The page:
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Small-scale spatial variability of food partitioning between cultivated oysters and associated suspension-feeding species, as revealed by stable isotopes

TitreSmall-scale spatial variability of food partitioning between cultivated oysters and associated suspension-feeding species, as revealed by stable isotopes
Type de publicationJournal Article
Year of Publication2007
AuteursDubois, S, Orvain, F, Marin-Leal, JCesar, Ropert, M, Lefebvre, S
JournalMarine Ecology Progress Series
Volume336
Pagination151–160
Résumé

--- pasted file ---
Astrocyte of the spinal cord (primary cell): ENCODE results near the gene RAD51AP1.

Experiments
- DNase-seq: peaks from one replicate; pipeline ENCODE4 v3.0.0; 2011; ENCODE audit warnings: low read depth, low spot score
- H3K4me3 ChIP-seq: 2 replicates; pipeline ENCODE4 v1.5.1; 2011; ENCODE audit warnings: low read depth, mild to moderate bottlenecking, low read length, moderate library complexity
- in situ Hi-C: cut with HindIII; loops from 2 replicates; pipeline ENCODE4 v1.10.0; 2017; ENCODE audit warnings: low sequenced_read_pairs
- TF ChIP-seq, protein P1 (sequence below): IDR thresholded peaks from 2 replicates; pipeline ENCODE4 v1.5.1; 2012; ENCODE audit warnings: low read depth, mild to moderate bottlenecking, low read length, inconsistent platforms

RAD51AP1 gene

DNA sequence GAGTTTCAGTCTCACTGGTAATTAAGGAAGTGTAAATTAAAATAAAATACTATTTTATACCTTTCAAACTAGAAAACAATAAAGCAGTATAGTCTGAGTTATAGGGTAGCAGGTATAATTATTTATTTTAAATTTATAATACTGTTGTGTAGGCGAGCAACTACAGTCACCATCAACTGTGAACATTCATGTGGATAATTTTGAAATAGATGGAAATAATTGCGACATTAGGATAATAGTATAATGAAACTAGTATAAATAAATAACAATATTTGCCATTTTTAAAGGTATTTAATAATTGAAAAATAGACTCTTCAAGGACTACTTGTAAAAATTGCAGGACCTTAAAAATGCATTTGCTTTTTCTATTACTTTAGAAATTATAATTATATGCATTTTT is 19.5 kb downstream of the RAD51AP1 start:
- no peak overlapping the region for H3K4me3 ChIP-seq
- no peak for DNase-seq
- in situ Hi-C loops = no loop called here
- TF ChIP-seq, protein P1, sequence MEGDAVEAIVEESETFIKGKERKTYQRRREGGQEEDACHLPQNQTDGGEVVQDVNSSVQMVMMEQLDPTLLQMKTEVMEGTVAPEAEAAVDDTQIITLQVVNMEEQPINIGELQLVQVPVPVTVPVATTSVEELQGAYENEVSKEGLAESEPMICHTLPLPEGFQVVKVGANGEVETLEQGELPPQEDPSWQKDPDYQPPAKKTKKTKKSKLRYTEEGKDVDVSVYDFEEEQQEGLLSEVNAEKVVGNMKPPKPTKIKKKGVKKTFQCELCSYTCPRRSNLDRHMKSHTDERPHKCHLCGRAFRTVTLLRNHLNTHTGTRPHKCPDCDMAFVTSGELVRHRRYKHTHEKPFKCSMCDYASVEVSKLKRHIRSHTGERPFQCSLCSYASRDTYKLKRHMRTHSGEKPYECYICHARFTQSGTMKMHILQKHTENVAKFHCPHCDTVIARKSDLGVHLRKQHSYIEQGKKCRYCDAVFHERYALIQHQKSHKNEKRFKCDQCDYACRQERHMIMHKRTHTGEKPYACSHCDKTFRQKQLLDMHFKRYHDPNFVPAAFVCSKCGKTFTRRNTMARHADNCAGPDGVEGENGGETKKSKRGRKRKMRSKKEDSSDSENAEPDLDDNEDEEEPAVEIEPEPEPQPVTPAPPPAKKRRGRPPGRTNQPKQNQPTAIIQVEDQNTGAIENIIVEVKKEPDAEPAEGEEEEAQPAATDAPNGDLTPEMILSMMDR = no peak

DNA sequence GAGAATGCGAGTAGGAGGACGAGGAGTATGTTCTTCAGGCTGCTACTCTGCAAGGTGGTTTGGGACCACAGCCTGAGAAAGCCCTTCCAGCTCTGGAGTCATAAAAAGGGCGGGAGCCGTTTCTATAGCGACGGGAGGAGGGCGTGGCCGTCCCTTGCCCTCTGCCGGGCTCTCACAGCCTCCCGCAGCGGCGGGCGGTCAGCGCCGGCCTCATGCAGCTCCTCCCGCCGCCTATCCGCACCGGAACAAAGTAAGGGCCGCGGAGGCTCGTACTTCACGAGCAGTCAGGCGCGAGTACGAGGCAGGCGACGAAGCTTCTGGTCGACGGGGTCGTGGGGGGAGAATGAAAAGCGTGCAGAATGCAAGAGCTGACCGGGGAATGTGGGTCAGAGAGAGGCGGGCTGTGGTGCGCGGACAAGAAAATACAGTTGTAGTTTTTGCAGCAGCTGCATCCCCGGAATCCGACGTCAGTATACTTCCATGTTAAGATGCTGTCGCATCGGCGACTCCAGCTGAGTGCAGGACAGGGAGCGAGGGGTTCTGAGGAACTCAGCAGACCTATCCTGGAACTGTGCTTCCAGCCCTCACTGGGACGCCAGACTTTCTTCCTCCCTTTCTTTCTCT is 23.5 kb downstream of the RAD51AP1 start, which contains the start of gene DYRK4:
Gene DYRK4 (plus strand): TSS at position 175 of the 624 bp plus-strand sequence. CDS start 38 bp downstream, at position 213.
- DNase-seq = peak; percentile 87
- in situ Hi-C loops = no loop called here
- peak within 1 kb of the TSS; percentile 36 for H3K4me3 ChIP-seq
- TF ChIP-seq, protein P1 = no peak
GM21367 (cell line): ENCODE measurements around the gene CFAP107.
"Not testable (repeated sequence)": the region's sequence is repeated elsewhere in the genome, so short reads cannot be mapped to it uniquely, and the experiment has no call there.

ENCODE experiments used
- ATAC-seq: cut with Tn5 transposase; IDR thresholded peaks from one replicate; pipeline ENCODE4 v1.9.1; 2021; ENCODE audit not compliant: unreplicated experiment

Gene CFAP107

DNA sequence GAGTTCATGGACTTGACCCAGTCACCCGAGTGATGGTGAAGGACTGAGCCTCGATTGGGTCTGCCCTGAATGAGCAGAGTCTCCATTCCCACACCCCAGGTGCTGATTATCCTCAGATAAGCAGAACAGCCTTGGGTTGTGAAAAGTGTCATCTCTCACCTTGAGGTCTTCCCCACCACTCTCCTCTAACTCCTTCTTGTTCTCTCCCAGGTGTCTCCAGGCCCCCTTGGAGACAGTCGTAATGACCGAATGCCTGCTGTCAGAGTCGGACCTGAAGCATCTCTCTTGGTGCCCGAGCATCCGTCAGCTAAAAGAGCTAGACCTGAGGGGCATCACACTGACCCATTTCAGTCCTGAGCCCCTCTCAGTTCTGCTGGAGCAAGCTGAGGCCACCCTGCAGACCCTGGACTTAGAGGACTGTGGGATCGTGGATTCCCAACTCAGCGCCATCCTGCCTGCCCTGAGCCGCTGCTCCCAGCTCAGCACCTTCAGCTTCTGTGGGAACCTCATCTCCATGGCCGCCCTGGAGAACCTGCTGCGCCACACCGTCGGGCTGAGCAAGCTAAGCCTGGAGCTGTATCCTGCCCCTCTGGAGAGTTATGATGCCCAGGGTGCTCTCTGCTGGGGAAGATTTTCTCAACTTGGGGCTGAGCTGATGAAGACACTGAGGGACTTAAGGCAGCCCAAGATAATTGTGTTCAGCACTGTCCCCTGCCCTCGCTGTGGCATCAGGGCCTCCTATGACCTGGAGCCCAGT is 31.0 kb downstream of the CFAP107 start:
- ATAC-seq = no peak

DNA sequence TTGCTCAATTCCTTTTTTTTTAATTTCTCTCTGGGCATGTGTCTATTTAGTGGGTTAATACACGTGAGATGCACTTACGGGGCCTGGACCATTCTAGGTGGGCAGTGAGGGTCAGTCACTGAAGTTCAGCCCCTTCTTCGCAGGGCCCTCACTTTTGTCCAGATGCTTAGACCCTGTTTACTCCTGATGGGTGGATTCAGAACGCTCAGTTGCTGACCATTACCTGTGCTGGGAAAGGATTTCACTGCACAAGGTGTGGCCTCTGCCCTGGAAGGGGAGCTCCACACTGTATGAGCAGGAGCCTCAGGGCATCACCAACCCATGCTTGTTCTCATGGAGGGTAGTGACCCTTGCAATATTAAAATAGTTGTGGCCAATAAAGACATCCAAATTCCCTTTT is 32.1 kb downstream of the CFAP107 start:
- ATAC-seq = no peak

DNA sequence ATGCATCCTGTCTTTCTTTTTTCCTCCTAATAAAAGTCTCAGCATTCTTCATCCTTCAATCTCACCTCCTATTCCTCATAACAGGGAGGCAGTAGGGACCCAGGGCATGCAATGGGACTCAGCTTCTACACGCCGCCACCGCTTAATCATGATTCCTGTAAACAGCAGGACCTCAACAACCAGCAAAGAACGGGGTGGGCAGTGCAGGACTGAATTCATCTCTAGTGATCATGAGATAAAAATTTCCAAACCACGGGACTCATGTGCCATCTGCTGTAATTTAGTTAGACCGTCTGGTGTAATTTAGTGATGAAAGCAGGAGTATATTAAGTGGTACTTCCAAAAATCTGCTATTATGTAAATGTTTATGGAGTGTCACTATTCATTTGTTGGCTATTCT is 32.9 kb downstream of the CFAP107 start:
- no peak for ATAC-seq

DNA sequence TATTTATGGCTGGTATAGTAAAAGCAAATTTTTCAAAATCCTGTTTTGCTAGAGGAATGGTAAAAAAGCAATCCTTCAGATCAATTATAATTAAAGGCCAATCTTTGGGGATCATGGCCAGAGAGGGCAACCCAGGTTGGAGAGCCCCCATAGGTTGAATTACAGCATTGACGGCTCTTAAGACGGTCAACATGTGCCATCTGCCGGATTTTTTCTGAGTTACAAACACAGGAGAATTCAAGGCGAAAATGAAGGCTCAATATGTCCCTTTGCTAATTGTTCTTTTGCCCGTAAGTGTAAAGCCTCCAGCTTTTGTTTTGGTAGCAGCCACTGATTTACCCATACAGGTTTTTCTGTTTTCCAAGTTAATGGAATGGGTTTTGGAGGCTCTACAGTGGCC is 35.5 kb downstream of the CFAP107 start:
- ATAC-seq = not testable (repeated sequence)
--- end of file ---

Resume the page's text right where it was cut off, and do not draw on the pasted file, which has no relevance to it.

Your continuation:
Oyster culture structures support a host of epibionts belonging to the same suspension-feeding guild, which are considered to be potential competitors for food with cultivated oysters. In an intertidal shellfish ecosystem on the northern French coast, an approach based on stable isotopes (13C and 15N) was used to investigate intra- and interspecific food resource partitioning among cultivated oysters and the main associated wild sessile epibionts such as polychaetes, barnacles, mussels and ascidians. The main objective of the present study was to determine inter- and intraspecific food partitioning, along with small-scale spatial variability, within the guild of suspension feeders. We demonstrated that interspecific competition was limited among co-occurring suspension-feeders (ascidians, serpulid and terebellid polychaetes, bivalves and barnacles). None of the studied species had similar $δ$13C and $δ$15N signatures, indicating that relative contributions of organic matter sources may differ for each suspension-feeding species. Spatial variability was investigated both from the view of intra- and interspecific variability. Intraspecific variability was examined with regard to species’ feeding biology and the trophic plasticity of co-occurring suspension-feeders. Mantel tests indicated that spatial heterogeneity resulted not only from environmental conditions, such as elevation above sea level (a.s.l.) and sediment features, but also from the inherent spatial structure of isotopic signatures. Our results show that isotopic approaches that are limited to sampling in one area and at one time are at risk of mistaking trophic interactions.